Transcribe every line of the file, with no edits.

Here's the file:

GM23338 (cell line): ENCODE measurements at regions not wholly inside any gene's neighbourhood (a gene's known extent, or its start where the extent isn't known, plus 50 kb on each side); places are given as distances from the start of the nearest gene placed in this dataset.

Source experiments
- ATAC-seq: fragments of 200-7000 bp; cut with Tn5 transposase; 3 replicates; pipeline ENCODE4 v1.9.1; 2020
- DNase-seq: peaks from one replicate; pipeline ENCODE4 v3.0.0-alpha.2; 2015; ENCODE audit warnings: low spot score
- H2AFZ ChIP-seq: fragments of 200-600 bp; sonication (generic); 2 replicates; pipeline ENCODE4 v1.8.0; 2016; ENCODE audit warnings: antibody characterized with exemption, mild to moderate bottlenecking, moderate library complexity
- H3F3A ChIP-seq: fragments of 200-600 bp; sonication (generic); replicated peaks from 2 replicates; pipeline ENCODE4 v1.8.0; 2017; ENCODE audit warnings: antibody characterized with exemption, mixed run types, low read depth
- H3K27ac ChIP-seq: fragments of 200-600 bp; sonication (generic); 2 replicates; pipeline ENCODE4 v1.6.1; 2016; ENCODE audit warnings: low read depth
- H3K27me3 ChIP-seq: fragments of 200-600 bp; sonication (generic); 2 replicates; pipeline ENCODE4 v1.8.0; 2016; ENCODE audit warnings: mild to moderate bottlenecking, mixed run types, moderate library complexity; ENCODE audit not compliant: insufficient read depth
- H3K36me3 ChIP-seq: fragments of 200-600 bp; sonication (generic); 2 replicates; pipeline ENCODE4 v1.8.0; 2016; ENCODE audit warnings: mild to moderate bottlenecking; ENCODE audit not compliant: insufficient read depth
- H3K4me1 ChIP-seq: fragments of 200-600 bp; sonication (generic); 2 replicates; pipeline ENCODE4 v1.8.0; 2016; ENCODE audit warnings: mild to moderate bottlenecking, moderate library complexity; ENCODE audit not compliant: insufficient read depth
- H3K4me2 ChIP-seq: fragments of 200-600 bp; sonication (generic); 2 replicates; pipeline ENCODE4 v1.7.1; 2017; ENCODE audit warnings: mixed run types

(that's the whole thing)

GM23338 (cell line): ENCODE measurements at regions not wholly inside any gene's neighbourhood (a gene's known extent, or its start where the extent isn't known, plus 50 kb on each side); places are given as distances from the start of the nearest gene placed in this dataset.

Source experiments
- ATAC-seq: fragments of 200-7000 bp; cut with Tn5 transposase; 3 replicates; pipeline ENCODE4 v1.9.1; 2020
- DNase-seq: peaks from one replicate; pipeline ENCODE4 v3.0.0-alpha.2; 2015; ENCODE audit warnings: low spot score
- H2AFZ ChIP-seq: fragments of 200-600 bp; sonication (generic); 2 replicates; pipeline ENCODE4 v1.8.0; 2016; ENCODE audit warnings: antibody characterized with exemption, mild to moderate bottlenecking, moderate library complexity
- H3F3A ChIP-seq: fragments of 200-600 bp; sonication (generic); replicated peaks from 2 replicates; pipeline ENCODE4 v1.8.0; 2017; ENCODE audit warnings: antibody characterized with exemption, mixed run types, low read depth
- H3K27ac ChIP-seq: fragments of 200-600 bp; sonication (generic); 2 replicates; pipeline ENCODE4 v1.6.1; 2016; ENCODE audit warnings: low read depth
- H3K27me3 ChIP-seq: fragments of 200-600 bp; sonication (generic); 2 replicates; pipeline ENCODE4 v1.8.0; 2016; ENCODE audit warnings: mild to moderate bottlenecking, mixed run types, moderate library complexity; ENCODE audit not compliant: insufficient read depth
- H3K36me3 ChIP-seq: fragments of 200-600 bp; sonication (generic); 2 replicates; pipeline ENCODE4 v1.8.0; 2016; ENCODE audit warnings: mild to moderate bottlenecking; ENCODE audit not compliant: insufficient read depth
- H3K4me1 ChIP-seq: fragments of 200-600 bp; sonication (generic); 2 replicates; pipeline ENCODE4 v1.8.0; 2016; ENCODE audit warnings: mild to moderate bottlenecking, moderate library complexity; ENCODE audit not compliant: insufficient read depth
- H3K4me2 ChIP-seq: fragments of 200-600 bp; sonication (generic); 2 replicates; pipeline ENCODE4 v1.7.1; 2017; ENCODE audit warnings: mixed run types